The Monetary Policy Committee (MPC) of the Reserve Bank of India (RBI) on Friday left the key policy rate, the repo rate, unchanged for the seventh time in a row while retaining its accommodative stance to “revive and sustain growth on a durable basis and continue to mitigate the impact of Covid-19 on the economy”.
Unveiling the bi-monthly monetary policy, the RBI panel however raised the projection for retail inflation to 5.7 per cent in the financial year 2021-22 from 5.1 per cent earlier, quite close to its upper tolerance limit in the 2-6 per cent band. It also underlined that the recovery “remains uneven across sectors and needs to be supported by all policymakers”.
The panel has “prioritised revival of growth” to mitigate the impact of the pandemic, and has retained its projection for real gross domestic product (GDP) growth for FY22 at 9.5 per cent, the same as two months ago. It has also upgraded its forecast for the April-June quarter of the current financial year to 21.4 per cent.
“At this juncture, our overarching priority is that growth impulses are nurtured to ensure a durable recovery,” RBI Governor Shaktikanta Das said.
The central bank also announced measures to reduce the excess liquidity in the banking system, paving the way for the imminent exit from unconventional monetary easing. It increased the amount of money it will absorb from the financial system through the so-called variable rate reverse repos from Rs 2 lakh crore to Rs 4 lakh crore every two weeks from September 24. It also extended the liquidity support to banks to lend to stressed businesses by another three months to December 31.
The repo rate — the rate at which the RBI lends to banks — stands at 4 per cent. The reverse repo rate — at which it borrows from banks — remains unchanged at 3.35 per cent. While five members of the MPC voted to keep the repo rate intact, one, Jayanth Varma, dissented against retaining the accommodative policy stance.
The monetary policy statement said that with the ebbing of the second wave of infections, domestic economic activity had started to recover. It expected agricultural production and rural demand to remain resilient — and said that urban demand was likely to mend with a lag as manufacturing and non-contact intensive services resumed at a stronger pace, and the release of pent-up demand acquired a durable character with accelerated vaccination.
Concern over inflation
The MPC described the rise in inflation as the “gorilla in the room”, but said it believes this to be a temporary phenomenon brought about by supply-side disruptions owing to the pandemic. But the panel appealed to the Centre and states to reduce taxes on fuels to curb inflationary pressures.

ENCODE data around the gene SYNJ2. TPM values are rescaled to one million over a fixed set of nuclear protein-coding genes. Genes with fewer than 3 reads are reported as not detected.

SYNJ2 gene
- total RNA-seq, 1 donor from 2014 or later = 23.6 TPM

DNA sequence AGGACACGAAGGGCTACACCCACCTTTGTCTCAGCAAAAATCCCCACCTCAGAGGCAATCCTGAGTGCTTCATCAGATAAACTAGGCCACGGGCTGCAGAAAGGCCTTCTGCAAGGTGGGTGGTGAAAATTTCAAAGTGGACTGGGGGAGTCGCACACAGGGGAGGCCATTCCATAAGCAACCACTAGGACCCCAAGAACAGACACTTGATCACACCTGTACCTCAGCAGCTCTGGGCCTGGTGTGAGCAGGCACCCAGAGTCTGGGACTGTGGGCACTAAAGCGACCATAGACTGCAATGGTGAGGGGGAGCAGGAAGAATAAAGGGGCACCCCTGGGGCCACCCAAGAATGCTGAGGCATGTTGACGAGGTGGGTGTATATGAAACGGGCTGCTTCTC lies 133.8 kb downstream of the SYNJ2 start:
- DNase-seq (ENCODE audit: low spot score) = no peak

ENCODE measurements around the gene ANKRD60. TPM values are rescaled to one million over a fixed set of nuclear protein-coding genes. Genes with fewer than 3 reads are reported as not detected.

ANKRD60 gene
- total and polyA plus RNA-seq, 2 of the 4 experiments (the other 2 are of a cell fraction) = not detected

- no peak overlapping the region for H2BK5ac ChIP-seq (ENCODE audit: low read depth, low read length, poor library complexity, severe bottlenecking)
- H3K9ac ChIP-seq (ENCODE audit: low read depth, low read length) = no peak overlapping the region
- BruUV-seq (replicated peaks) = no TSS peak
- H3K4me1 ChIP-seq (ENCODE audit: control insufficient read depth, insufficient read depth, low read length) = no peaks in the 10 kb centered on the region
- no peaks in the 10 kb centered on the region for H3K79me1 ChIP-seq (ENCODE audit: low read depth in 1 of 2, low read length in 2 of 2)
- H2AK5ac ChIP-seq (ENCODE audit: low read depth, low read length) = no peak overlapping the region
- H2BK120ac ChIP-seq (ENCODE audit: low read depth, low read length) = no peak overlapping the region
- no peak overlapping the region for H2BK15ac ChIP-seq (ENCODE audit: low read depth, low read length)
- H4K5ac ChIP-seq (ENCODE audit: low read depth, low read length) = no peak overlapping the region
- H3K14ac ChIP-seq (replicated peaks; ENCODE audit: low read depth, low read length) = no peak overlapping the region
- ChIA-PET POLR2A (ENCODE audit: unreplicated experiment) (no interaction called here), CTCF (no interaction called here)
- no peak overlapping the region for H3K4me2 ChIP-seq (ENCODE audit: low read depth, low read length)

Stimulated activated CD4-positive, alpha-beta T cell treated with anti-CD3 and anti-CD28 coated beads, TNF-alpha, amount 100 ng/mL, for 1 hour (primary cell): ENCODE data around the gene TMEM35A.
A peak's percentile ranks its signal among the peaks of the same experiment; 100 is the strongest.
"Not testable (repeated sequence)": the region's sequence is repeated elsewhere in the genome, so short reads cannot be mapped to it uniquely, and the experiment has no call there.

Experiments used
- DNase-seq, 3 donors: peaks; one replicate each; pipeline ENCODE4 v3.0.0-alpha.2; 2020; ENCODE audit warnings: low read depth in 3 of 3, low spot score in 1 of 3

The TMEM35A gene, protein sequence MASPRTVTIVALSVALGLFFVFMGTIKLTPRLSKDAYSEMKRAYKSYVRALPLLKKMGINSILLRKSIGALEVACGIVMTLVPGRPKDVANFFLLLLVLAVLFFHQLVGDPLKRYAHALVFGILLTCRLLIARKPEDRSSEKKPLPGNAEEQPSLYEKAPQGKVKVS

This optimism notwithstanding, the recovery remains uneven across sectors, and needs to be supported by all policymakers, Das said. “The Reserve Bank remains in ‘whatever it takes’ mode, with a readiness to deploy all its policy levers — monetary, prudential, or regulatory,” he said.
The RBI’s task has been made more difficult by the rise in inflation. Consumer price inflation rose to 6.3 per cent in June because of the rise in food and fuel prices.
“Now we are looking at average inflation of 5.7 per cent, an improvement over 2021. The path of inflation is being calibrated downwards on the way to reach 4 per cent,” RBI Deputy Governor Michael Patra said.
“The outlook for aggregate demand is improving, but is still weak and overcast by the pandemic. There is a large amount of slack in the economy, with output below its pre-pandemic level,” the MPC said. The current assessment is that the inflationary pressures during the first quarter of 2021-22 were largely driven by adverse supply shocks, which are expected to be transitory.
This expectation has emboldened the MPC to retain the monetary policy stance as accommodative. “A pre-emptive monetary policy response at this stage may kill the nascent and hesitant recovery that is trying to secure a foothold in extremely difficult conditions,” Das said.
On the growth target, the State Bank of India said: “It seems that the RBI growth projections being retained at 9.5 per cent is more of a statistical artefact as Q1 growth numbers have been revised upwards, while Q2-Q4 growth numbers have been significantly downgraded.”
It is clear that the RBI sees the recovery as incipient, which could lose steam as pandemic uncertainties persist. This provides a clear justification for the central bank to continue supporting growth till the economy revives.
“Of greater concern is the inflation projection that has been substantially revised upwards at 5.7 per cent for FY22. Even though the RBI has clearly emphasized the inflation trajectory in upward direction to be transitory, we believe inflation management could pose a serious challenge when the elevated fuel price pass through starts to occur and thus inflation shock is unlikely to be transitory even by definition,” SBI said.